The Privacy Dilemma

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The more of our lives that we put online, the less privacy we have. It is as simple as that. And this is a problem that will just get worse over time. You cannot be fully engaged on social networks, blogs, YouTube, Flickr, Twitter, FriendFeed, and all the rest without opening yourself up to phishers, scammers, and identity thieves. Something to think about since today is Data Privacy Day.

I spoke with Peter Cullen, Microsoft’s chief privacy strategist, about some of these issues. People are perhaps more freewheeling than they should be with their private information online, and corporations entrusted with our private data are not fully equipped to protect it. As Cullen put it:

Information is not just a currency of value, but a currency of crime.

That is something we should all be more aware of as we go about broadcasting every meal, plane ride, and bowel movement to our “friends” on the Web. Microsoft recently conducted some focus group research to find out consumer’s attitude toward privacy. He was surprised to find common attitudes toward privacy across different age groups and demographics.  In general, people realize they are trading privacy for the value of being connected. Cullen summarized the findings for me.

  1. Sense of resignation.  Once their data is online, they know that it is gone.  They say, “I need to have this value, but I’m not sure my risks are being covered.”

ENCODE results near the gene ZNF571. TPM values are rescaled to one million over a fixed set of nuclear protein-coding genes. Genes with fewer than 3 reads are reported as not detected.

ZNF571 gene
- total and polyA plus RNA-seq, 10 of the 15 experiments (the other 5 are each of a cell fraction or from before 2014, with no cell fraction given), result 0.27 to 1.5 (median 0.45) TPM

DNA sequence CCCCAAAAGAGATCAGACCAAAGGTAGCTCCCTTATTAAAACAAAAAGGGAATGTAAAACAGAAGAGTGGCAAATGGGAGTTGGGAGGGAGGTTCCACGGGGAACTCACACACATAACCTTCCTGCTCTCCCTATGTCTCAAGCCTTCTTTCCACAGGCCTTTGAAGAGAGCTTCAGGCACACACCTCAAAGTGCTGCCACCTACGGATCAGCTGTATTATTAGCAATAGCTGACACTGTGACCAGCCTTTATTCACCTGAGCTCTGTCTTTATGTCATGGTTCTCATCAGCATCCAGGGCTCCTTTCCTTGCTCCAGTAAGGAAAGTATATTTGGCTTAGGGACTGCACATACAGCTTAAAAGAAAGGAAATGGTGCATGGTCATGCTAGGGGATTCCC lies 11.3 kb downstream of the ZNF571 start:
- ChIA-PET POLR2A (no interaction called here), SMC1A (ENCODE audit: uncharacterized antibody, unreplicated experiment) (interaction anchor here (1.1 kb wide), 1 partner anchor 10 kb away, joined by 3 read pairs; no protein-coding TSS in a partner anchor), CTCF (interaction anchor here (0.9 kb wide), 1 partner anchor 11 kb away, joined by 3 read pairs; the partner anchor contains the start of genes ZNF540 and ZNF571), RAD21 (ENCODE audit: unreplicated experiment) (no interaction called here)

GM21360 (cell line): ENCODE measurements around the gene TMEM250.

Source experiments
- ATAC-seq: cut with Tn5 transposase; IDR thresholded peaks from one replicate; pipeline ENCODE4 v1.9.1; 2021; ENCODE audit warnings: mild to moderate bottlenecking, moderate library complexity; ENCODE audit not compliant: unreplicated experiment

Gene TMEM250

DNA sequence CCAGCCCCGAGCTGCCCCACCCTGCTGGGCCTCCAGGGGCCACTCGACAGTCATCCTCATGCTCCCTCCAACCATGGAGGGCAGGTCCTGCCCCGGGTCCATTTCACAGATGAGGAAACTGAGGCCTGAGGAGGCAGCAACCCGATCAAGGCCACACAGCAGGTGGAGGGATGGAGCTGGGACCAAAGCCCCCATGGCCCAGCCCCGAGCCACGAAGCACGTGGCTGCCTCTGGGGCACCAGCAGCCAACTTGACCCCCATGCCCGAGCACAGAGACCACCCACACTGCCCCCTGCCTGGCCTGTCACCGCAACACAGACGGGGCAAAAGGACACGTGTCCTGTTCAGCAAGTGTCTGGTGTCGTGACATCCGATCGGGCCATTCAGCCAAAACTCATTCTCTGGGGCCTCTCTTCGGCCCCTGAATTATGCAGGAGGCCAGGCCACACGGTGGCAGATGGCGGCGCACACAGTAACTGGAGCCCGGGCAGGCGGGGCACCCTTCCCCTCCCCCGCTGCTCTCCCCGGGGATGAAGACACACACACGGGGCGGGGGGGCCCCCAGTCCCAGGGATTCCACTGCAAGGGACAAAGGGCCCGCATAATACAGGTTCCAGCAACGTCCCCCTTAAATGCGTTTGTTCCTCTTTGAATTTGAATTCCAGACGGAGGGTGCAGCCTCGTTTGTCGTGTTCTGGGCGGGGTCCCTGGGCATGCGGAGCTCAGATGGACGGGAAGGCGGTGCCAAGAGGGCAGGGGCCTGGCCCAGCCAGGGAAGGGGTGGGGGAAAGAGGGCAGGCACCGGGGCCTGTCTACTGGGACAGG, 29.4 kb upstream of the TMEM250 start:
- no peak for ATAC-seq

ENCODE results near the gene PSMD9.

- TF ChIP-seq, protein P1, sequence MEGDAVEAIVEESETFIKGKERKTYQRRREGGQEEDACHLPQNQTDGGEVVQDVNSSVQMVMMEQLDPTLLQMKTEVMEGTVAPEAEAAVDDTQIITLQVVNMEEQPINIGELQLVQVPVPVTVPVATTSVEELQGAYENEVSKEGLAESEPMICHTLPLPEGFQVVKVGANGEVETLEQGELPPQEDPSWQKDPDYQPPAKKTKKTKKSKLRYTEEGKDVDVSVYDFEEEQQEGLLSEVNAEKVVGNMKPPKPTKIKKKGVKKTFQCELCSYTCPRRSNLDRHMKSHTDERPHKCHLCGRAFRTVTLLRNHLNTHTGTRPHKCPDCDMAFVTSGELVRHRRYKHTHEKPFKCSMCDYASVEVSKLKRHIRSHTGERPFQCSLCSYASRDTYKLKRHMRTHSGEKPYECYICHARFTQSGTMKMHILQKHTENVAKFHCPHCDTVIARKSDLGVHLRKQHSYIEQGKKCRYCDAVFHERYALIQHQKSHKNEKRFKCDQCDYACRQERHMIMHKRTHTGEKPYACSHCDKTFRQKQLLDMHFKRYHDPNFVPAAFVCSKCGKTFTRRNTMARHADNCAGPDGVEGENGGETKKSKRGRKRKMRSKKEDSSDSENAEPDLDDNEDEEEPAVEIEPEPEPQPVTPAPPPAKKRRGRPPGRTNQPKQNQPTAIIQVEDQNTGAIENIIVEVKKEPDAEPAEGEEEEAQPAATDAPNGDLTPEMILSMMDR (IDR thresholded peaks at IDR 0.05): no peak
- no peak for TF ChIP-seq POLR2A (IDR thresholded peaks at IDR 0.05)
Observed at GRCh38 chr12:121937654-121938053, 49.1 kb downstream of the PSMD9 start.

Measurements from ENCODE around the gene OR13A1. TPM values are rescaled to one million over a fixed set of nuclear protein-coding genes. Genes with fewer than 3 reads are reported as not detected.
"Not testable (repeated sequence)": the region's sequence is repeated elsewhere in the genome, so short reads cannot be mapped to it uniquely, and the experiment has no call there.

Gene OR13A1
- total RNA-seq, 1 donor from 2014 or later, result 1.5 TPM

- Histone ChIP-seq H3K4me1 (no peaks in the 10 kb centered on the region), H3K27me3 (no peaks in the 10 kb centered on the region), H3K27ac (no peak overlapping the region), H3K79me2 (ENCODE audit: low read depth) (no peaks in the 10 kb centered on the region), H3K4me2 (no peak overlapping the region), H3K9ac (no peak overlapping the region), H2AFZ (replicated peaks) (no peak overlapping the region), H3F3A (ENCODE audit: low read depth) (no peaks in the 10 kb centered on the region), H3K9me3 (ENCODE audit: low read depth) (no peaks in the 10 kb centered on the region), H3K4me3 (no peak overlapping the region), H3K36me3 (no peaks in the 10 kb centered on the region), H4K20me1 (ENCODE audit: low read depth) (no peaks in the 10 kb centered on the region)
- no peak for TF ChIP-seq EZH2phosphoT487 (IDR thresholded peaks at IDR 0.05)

2. Calming Placebo Effect.  All the subjects are employing some technology like anti-virus or deleting cookies, but they are not comfortable these are the right tools.  It is like: “I’ll take this pill.  I am not sure if it is helping me, but I am just going to close my eyes and feel better.”
  3. Concept of shared responsibility. They held themselves responsible for their own information. But there was a lack of understanding about how their information is being used.

In the end, consumers can only do so much to protect their privacy: use strong passwords with a combination of letters and numbers; never share personal information such as credit card or Social Security numbers online, and be careful with whom you share your name, address, age, or gender; make sure all on;line transaction are encrypted; look for sites with privacy certificates such as TRUSTe before giving up any personal data.

However, Cullen cautioned against attempts to put too much responsibility on consumers to protect their own data. The companies that store and manipulate the data need to act more like stewards and less like open vaults.

To learn more about data privacy, here are a few starting points. Or you can go to Data Privacy Day events being held around the world today (Microsoft is hosting one at the San Francisco Public Library that is open to the public).

[Image courtesy of Hitchcock via CUA]

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